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How to get out of a 60 day Notice to Vacate

How to Respond to a 60-Day Notice to Vacate in California

If you receive a 60-day notice to vacate from your California landlord, it can be a stressful and confusing situation. However, you may have more options than you realize. This guide will walk you through strategies to address a 60-day notice, your rights as a tenant, and how to properly respond. Keep reading to learn the essential information you need to make the best next steps.

In California, a 60-day notice to vacate is typically binding once served to a tenant. However, renters have strategies to attempt extending or stopping the eviction process:

  • Negotiate Agreement With Landlord

    • If the tenant agrees to reasonable conditions like payment plans or behavior changes, the landlord may withdraw the 60-day notice. Communication is key.
  • Use Legal Defenses in Court

    • California eviction law provides tenants with numerous defenses, including:

      • Improper notice procedure
      • Landlord retaliation
      • Discrimination protections
      • COVID-19 eviction bans
    • An attorney can negotiate with the landlord, leveraging these protections. Settlements often have charges reduced or waived.

  • Request Court Stays

    • If unsuccessful in fighting the eviction lawsuit, tenants can petition the court for an order temporarily suspending execution of the eviction to delay physical lockout.
    • This grants extra time to vacate, sometimes 30 days or more.
  • Other Resolution Options

    • Tenants can negotiate directly with the landlord, agree to mediation, or cooperate on cash-for-keys exchanges for more move-out time.

In summary, several pathways exist seeking to halt, postpone, or mitigate the consequences of 60-day notices. Strategic, legal, and practical approaches can ease difficult situations.

How to get out of a 60 day Notice to Vacate

Do I Have to Move Out After Getting a 60-Day Notice?

Receiving a 60-day notice to vacate does not necessarily mean you have to move out. There are a few strategies you can try to fight the notice or extend your move-out timeline:

Negotiate with Your Landlord

Your best option may be to open a dialogue with your landlord. There may be a simple resolution, such as catching up on overdue rent payments or addressing complaints about your behavior. Your landlord may be willing to rescind the 60-day notice if you agree to reasonable conditions.

Use Legal Defenses

If negotiating is unsuccessful, understand that California law provides protections for tenants facing eviction. You may have solid legal defenses against your landlord’s 60-day notice or eventual unlawful detainer (eviction) lawsuit. Some potential defenses include:

  • Landlord retaliation after you filed a complaint
  • Discrimination based on your protected class status
  • The landlord is not providing adequate notice.
  • COVID-19 eviction moratorium protections
  • Landlord breach of warranty of habitability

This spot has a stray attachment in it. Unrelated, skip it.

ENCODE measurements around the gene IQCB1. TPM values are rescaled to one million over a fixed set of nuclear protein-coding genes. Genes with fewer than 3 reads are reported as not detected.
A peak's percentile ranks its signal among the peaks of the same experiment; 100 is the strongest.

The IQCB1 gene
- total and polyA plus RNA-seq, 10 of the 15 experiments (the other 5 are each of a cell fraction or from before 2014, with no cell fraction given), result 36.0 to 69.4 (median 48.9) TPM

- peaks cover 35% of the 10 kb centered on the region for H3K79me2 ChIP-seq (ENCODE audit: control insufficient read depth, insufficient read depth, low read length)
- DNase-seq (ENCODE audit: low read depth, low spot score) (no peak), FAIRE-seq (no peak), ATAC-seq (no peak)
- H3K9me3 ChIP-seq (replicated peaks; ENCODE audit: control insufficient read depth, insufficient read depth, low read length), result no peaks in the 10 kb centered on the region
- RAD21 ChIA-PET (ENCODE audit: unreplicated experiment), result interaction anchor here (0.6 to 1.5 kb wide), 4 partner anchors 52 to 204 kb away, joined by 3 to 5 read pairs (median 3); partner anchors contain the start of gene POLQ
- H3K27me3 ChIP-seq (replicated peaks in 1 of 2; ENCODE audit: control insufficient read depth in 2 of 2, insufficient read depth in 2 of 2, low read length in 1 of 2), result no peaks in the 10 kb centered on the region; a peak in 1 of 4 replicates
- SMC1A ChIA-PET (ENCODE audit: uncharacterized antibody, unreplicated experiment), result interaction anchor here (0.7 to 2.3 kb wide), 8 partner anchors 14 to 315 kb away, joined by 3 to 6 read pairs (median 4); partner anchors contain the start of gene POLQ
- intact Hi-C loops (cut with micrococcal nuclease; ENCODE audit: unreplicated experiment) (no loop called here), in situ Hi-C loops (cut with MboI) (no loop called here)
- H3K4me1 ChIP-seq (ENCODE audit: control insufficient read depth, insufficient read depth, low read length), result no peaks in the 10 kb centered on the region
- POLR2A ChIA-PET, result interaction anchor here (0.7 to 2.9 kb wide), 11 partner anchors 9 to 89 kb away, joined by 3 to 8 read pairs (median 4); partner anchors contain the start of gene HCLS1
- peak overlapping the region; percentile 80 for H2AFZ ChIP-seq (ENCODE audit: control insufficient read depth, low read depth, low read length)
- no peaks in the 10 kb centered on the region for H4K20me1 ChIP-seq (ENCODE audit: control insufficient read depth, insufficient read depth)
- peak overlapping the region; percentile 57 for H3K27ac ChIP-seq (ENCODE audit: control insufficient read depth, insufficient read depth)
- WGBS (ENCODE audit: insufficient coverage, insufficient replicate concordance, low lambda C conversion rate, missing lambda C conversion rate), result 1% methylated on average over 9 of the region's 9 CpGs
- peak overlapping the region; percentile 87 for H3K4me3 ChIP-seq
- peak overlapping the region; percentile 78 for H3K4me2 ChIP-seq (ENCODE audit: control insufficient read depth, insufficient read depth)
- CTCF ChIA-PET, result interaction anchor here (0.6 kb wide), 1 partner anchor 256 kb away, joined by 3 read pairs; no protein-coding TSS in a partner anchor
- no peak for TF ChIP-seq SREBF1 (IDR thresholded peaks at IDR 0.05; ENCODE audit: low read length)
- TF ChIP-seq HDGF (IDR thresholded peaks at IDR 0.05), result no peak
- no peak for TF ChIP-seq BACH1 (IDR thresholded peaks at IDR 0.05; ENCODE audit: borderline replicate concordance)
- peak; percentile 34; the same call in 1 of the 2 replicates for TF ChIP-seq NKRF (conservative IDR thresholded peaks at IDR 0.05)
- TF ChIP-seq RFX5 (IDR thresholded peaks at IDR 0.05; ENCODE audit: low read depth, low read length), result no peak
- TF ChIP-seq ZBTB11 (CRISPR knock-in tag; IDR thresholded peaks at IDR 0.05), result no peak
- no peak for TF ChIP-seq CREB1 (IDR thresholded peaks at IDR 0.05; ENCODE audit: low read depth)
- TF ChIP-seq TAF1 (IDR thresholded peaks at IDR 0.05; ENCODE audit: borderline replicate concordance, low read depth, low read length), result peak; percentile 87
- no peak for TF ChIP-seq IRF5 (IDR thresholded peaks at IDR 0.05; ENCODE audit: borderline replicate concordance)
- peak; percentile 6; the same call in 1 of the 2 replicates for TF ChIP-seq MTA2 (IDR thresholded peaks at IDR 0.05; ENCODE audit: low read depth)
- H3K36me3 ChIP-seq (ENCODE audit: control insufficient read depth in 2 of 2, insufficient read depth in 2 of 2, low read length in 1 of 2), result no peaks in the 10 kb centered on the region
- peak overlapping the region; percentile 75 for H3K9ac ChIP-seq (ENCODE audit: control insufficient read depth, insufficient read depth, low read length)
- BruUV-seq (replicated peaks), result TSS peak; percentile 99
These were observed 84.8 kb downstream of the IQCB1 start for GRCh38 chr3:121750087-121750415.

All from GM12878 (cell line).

Request a Stay of Eviction

As a last resort, if you lose an eviction lawsuit filed after the 60-day notice expires, you can request the court delay your lockout through a “stay of eviction.” This could buy you a few extra weeks to move out.

In Summary

You may be able to fight and extend a 60-day notice to vacate, but the best approach is to try to communicate with your landlord to understand their concerns and demonstrate your willingness to address underlying issues. Don’t assume you must immediately start packing.


What Are California’s Laws and Rules Around 60-Day Notices?

California law strictly governs notices to terminate tenancy and initiate eviction proceedings against tenants. Here are some key laws surrounding 60-day notices:

Minimum 60-Day Written Notice

Landlords must provide tenants with at least 60 days of written notice to terminate a month-to-month rental agreement in California. The notice must clearly state that the tenant has 60 days to vacate the property.

Served Using Proper Notice Methods

60-day notices must be properly served to tenants, either by certified mail, a licensed process server, or by the landlord themselves with a witness present. Improper notice delivery is a defense against eviction.

State reasons for Ending Tenancy

California landlords must cite and explain valid reasons for ending tenancy on any notice to vacate or quit premises, such as non-payment of rent or violating your lease agreement.

Local Rent Control Rules May Vary Notice Requirements

If you live in an area with rent control, local ordinances may require longer termination notice periods beyond the 60 day state minimum. Check your city’s housing regulations.

Can’t Discriminate or Retaliate Against Tenants

It is illegal for landlords to end tenancy as retaliation for asserting your rights or due to your membership in a protected class, such as race, religion, family status, disability, etc.

How to get out of a 60 day Notice to Vacate

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What Should I Do After Getting a 60-Day Notice to Vacate?

If you receive a 60-day notice to vacate, you shouldn’t panic. But you do need to act quickly using the strategies outlined below:

Evaluate Your Options